SAFE Act should be enforced even when violators are veterans

Posted 30 November 2017 at 10:32 am


A local man was recently convicted of criminal possession of 3 high capacity magazines complete with 17 rounds of ammunition in each. The conviction was foreseeable under the laws of the state of NY.

After conviction the defendant was leniently sentenced to a conditional discharge by Niagara County Court Judge Matthew Murphy III. The judge noted that the sentence was not a commentary on the state law but rather recognition of the defendant’s exemplary military service. The defendant was supported by many like-minded gun owners who had been urged to attend his sentencing via social media.

It’s great that so many citizens showed up or wrote to support the veteran at his sentencing; however, true advocates would advise family and friends that there are foreseeable consequences to engaging in unlawful conduct. The right to bear arms comes with a concomitant obligation and responsibility to do so in a lawful manner, no matter your personal opinion of the SAFE Act or other such laws.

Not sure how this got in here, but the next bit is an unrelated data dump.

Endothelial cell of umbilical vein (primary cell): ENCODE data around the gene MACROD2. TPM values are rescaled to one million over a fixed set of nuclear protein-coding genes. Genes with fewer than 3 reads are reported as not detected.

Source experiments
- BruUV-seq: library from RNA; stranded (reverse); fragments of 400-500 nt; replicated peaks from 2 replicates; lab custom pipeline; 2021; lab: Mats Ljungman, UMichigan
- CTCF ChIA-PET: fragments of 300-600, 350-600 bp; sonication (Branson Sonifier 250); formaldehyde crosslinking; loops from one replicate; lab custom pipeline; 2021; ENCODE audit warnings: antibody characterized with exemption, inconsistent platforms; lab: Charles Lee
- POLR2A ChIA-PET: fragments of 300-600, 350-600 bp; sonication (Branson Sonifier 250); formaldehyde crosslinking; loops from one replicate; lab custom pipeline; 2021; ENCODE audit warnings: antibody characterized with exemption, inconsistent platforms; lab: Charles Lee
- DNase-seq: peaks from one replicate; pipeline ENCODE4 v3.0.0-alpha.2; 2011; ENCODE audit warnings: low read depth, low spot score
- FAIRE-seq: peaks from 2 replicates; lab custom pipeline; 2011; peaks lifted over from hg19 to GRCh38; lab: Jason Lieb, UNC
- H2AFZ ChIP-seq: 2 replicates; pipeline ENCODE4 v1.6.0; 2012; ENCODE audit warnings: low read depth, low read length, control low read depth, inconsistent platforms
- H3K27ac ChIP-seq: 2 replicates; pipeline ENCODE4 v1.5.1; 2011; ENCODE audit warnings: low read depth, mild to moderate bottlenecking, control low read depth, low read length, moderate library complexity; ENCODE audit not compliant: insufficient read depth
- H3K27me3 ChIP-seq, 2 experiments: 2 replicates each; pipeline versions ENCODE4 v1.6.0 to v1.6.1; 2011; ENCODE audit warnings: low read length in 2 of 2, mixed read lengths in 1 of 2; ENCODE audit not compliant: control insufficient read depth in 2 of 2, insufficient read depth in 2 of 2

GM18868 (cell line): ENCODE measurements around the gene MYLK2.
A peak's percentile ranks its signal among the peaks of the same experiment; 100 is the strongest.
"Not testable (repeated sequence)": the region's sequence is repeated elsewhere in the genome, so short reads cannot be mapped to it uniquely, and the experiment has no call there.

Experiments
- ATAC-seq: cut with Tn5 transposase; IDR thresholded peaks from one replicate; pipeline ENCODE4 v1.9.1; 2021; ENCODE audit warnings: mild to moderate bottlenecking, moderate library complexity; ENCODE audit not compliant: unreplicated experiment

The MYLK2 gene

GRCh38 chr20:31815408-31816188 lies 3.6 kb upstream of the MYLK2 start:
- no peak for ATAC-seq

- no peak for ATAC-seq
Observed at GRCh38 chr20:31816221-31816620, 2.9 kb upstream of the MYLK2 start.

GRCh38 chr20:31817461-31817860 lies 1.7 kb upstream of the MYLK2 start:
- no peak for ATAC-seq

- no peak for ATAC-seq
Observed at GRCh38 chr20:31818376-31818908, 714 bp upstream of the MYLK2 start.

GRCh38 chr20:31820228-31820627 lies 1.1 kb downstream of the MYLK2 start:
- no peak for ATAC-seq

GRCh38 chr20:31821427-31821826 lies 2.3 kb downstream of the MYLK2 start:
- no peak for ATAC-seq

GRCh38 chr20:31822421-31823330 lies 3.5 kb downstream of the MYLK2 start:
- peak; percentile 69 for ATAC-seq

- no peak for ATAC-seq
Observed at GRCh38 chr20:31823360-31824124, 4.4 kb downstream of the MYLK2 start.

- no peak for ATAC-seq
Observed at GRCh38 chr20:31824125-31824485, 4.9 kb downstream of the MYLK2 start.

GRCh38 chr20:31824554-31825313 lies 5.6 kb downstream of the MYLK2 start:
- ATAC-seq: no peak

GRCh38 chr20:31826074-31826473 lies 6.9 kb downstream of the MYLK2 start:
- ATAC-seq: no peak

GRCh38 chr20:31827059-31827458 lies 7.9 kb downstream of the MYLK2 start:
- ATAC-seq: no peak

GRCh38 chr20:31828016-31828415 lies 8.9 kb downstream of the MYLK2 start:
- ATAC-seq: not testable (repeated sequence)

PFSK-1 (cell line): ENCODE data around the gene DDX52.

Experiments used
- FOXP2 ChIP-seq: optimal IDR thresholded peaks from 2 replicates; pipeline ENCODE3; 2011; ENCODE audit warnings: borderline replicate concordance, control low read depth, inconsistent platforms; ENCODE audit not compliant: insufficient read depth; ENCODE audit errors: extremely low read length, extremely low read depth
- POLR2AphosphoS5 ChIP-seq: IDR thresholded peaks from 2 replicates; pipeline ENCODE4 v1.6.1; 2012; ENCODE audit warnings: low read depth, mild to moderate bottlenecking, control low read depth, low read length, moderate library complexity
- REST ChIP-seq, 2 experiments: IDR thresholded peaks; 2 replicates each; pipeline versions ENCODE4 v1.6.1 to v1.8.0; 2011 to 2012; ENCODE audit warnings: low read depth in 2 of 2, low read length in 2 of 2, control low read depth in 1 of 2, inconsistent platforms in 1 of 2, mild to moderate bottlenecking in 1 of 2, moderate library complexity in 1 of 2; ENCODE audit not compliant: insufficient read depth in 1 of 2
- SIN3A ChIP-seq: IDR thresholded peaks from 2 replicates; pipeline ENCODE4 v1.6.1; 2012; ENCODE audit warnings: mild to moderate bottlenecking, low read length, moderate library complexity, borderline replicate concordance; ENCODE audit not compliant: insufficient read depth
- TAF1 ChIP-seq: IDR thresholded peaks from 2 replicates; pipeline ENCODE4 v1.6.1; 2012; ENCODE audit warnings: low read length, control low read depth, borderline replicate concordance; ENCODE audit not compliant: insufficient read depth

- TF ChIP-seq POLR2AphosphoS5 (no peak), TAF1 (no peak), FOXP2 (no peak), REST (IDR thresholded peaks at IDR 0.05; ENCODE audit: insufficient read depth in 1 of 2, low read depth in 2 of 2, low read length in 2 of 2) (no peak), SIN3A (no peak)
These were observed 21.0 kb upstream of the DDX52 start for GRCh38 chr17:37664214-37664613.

I applaud County Court Judge Murphy for showing compassion and leniency to the veteran and gratitude for his service. This should not, however, be seen as a free pass for others. The fact of the matter is that the SAFE Act has now been in effect for almost 5 years and has been upheld by every court that has heard it; further the US Supreme Court has refused to hear challenges to similar cases.

It is disingenuous to think that because one served in the military or that certain county sheriffs say that they will not enforce it – that it is OK to flagrantly violate the law. We thank you for your service in protecting our country which is founded on the rule of law, however that service does not entitle you to violate our laws with impunity.

Paul McQuillen

Upstate Coordinator

New Yorkers Against Gun Violence